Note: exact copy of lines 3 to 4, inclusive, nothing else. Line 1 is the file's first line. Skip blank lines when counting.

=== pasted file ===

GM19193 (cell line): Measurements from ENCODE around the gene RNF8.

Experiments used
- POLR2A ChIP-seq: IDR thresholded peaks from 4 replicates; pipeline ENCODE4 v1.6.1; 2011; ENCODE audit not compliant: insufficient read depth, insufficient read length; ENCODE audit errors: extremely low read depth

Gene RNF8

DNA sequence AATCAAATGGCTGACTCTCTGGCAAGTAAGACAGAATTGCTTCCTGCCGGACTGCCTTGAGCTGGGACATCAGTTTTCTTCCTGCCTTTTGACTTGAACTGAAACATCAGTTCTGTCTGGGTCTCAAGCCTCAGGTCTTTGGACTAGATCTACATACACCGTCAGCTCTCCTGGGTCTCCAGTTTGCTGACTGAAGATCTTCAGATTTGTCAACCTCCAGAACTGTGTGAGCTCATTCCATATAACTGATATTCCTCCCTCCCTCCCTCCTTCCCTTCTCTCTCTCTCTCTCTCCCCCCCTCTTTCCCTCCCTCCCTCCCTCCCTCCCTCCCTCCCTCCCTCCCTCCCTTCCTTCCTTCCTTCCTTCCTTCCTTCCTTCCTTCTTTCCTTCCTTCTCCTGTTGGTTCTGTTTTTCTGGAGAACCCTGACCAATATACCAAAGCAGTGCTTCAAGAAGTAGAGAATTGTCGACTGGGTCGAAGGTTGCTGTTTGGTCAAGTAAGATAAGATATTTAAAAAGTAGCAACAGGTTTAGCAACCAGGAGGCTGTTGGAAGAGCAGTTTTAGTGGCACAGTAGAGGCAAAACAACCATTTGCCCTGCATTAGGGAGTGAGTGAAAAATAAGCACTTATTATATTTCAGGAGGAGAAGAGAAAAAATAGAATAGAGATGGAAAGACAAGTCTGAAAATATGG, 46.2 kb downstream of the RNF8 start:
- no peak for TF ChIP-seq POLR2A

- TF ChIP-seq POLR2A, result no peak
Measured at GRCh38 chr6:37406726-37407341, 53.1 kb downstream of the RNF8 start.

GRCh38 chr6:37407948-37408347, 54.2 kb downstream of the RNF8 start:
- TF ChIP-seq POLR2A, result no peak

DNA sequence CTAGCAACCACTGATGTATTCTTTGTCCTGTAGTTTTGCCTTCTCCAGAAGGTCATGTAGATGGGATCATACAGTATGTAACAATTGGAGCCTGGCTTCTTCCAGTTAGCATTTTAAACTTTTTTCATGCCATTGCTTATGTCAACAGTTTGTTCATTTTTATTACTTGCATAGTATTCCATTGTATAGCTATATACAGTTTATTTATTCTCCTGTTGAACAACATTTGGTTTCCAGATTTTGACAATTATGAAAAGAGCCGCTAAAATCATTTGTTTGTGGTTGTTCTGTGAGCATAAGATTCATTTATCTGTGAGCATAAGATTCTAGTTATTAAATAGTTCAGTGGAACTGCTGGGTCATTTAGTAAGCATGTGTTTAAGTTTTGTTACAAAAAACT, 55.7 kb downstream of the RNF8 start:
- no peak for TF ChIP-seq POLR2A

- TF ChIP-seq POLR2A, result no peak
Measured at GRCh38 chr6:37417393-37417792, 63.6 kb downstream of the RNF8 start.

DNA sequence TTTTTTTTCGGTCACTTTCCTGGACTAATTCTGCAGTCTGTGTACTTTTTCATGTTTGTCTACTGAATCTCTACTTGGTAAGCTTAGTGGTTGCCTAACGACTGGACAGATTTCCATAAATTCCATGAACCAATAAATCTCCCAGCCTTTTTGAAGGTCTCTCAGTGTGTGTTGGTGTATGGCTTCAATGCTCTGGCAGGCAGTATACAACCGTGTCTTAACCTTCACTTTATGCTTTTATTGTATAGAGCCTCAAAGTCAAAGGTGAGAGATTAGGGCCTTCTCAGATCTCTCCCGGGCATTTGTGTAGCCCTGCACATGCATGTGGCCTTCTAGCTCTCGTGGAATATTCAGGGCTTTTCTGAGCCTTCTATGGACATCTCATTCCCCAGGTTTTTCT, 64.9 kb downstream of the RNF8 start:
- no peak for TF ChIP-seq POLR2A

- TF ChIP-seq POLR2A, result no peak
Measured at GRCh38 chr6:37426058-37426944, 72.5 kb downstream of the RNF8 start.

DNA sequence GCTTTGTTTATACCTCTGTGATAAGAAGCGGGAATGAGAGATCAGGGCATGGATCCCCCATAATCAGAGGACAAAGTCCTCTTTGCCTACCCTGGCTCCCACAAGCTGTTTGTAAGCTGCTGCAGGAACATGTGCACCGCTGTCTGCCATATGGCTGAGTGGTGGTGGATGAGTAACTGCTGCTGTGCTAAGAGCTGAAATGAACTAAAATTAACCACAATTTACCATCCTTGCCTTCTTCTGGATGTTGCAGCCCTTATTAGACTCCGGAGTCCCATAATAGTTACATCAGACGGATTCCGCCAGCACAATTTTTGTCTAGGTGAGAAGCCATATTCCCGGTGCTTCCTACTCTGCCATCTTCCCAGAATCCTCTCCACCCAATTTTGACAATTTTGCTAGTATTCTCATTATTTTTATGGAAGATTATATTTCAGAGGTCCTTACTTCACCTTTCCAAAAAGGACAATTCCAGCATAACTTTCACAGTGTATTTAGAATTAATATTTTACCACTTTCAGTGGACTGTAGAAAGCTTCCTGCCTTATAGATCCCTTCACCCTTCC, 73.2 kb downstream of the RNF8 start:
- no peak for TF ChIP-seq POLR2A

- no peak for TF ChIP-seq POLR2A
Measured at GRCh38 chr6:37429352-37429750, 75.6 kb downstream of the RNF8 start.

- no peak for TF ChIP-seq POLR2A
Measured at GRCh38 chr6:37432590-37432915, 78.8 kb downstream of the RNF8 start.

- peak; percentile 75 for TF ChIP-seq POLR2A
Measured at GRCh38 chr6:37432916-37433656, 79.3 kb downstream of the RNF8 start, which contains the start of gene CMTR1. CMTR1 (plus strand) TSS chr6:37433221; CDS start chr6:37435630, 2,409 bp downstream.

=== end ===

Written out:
- POLR2A ChIP-seq: IDR thresholded peaks from 4 replicates; pipeline ENCODE4 v1.6.1; 2011; ENCODE audit not compliant: insufficient read depth, insufficient read length; ENCODE audit errors: extremely low read depth

Gene RNF8